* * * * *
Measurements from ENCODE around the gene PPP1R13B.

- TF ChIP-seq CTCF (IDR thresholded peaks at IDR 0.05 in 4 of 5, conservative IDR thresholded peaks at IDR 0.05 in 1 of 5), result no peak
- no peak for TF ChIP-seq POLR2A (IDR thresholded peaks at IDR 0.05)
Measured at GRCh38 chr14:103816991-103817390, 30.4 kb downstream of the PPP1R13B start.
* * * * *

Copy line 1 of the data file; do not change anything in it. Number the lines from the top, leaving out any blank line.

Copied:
Measurements from ENCODE around the gene PPP1R13B.